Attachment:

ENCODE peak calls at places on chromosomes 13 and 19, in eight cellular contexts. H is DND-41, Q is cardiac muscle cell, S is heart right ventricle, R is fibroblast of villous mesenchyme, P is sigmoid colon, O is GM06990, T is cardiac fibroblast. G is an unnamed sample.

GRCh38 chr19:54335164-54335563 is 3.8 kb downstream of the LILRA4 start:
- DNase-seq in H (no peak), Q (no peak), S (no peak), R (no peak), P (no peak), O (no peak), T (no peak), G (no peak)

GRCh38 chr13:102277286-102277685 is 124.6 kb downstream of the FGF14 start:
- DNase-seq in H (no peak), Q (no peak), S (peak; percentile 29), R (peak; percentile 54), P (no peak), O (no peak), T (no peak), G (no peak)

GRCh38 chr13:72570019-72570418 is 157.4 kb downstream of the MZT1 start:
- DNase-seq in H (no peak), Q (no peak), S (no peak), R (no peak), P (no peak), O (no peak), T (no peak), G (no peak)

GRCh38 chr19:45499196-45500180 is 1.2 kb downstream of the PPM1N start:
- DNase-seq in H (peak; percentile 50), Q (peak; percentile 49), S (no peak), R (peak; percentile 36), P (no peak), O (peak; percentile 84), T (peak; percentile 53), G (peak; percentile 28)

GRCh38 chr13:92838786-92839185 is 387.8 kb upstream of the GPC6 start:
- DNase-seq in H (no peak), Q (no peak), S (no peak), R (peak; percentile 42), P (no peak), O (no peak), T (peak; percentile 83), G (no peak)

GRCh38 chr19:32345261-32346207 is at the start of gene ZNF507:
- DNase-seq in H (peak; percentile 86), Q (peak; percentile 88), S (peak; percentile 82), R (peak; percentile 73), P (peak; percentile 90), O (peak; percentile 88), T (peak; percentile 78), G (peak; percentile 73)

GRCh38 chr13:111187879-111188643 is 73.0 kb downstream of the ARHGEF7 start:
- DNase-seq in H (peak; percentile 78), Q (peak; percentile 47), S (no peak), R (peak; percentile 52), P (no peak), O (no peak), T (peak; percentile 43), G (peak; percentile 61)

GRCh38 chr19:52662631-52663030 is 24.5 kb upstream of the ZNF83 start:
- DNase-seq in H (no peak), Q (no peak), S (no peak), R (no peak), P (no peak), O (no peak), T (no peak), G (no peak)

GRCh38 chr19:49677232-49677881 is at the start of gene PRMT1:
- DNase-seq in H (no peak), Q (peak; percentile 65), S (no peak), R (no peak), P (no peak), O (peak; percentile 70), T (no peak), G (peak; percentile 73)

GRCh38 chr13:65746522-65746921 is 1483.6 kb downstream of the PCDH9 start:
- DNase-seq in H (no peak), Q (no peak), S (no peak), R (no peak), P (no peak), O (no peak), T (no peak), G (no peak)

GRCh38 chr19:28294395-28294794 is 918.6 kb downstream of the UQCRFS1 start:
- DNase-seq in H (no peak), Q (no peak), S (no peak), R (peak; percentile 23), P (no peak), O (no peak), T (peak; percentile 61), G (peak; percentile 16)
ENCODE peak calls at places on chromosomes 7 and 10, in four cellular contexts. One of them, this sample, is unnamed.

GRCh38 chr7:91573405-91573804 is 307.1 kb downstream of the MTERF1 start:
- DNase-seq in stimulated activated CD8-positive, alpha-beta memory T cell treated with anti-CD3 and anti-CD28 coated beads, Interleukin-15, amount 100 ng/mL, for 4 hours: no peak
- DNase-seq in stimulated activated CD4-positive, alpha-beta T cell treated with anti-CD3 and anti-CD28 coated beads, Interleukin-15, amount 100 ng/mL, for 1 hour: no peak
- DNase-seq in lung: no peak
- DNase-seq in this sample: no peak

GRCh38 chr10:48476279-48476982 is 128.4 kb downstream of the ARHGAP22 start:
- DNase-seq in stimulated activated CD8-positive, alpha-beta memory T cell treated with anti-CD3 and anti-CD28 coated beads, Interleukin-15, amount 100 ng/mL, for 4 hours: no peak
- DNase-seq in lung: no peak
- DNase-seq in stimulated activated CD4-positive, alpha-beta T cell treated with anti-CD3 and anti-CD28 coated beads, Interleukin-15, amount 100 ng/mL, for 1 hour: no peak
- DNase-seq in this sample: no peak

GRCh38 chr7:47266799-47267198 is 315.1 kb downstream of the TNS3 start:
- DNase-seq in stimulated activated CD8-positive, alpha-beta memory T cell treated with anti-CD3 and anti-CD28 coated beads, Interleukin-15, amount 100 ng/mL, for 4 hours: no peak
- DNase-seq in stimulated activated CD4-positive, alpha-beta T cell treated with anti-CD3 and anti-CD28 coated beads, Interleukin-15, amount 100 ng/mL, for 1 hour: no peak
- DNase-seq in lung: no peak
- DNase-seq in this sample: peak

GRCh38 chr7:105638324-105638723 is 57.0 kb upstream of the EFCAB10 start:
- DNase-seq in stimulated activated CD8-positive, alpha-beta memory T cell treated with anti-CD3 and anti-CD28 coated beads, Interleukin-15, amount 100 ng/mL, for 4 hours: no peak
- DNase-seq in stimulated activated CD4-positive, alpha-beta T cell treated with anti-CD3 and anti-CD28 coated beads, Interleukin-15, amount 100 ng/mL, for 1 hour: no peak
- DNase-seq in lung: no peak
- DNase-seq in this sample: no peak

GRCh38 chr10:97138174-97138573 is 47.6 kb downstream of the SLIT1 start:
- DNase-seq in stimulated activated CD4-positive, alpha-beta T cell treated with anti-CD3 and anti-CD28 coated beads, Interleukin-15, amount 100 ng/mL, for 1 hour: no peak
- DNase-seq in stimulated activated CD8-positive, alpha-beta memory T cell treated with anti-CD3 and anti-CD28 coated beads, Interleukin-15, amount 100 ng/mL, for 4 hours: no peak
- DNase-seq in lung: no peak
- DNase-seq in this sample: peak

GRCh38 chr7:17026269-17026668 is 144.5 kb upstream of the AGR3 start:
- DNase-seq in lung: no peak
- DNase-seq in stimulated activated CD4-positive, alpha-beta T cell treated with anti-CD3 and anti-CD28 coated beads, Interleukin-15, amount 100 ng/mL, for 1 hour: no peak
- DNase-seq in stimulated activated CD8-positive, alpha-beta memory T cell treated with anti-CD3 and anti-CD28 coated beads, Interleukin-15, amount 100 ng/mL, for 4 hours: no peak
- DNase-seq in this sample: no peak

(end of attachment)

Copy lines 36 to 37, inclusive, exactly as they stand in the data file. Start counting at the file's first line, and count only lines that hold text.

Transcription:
- DNase-seq in stimulated activated CD8-positive, alpha-beta memory T cell treated with anti-CD3 and anti-CD28 coated beads, Interleukin-15, amount 100 ng/mL, for 4 hours: no peak
- DNase-seq in stimulated activated CD4-positive, alpha-beta T cell treated with anti-CD3 and anti-CD28 coated beads, Interleukin-15, amount 100 ng/mL, for 1 hour: no peak